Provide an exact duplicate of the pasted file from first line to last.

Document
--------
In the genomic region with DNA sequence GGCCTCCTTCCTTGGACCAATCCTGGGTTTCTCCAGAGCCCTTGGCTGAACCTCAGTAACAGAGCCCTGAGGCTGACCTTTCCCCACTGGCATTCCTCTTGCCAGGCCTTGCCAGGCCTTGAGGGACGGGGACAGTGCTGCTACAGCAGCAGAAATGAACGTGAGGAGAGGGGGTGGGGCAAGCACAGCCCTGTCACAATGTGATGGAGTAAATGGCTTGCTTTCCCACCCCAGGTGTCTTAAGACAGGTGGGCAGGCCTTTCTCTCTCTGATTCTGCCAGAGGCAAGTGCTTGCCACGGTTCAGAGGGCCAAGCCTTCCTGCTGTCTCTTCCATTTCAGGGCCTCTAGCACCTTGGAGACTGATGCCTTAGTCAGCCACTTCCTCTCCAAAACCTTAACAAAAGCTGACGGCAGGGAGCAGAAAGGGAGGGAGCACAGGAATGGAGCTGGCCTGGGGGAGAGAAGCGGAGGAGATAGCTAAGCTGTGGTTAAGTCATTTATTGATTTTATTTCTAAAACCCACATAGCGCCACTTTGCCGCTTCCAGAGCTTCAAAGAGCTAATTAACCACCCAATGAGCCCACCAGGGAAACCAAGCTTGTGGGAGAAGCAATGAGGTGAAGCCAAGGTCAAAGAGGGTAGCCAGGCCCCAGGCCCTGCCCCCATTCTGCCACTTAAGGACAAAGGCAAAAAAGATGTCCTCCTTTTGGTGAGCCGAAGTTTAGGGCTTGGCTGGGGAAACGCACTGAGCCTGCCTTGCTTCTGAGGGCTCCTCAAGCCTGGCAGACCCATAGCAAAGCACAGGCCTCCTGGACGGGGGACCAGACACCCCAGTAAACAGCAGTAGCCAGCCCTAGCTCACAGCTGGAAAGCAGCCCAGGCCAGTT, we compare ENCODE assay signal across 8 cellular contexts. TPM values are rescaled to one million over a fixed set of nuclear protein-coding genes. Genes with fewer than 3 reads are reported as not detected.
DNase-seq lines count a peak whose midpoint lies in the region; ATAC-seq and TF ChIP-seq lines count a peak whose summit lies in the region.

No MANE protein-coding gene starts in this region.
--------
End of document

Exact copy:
In the genomic region with DNA sequence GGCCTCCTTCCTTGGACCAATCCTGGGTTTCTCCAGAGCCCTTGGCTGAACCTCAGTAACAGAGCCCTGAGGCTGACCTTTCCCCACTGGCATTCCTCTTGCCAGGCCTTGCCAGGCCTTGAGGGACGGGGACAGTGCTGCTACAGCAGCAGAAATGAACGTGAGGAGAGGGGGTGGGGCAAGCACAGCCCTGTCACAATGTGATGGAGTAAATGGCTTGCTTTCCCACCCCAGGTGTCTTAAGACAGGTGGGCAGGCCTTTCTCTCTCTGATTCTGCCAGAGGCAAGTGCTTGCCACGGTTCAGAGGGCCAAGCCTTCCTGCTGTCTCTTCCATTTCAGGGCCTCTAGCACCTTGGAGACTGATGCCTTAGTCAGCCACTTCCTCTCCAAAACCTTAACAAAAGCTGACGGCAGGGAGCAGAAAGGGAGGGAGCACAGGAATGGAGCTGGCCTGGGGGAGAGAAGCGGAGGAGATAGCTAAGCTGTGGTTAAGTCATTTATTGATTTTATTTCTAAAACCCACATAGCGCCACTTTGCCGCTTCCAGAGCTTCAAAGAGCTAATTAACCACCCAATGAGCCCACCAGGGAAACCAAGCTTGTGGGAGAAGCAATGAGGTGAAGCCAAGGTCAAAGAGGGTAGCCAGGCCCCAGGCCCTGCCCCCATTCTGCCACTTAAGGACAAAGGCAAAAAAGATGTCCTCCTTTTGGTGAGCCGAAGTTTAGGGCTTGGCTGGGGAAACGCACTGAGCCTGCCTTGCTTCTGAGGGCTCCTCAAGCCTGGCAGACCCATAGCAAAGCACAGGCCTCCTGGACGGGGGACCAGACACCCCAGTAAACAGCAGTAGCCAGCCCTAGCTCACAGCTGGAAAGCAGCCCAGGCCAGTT, we compare ENCODE assay signal across 8 cellular contexts. TPM values are rescaled to one million over a fixed set of nuclear protein-coding genes. Genes with fewer than 3 reads are reported as not detected.
DNase-seq lines count a peak whose midpoint lies in the region; ATAC-seq and TF ChIP-seq lines count a peak whose summit lies in the region.

No MANE protein-coding gene starts in this region.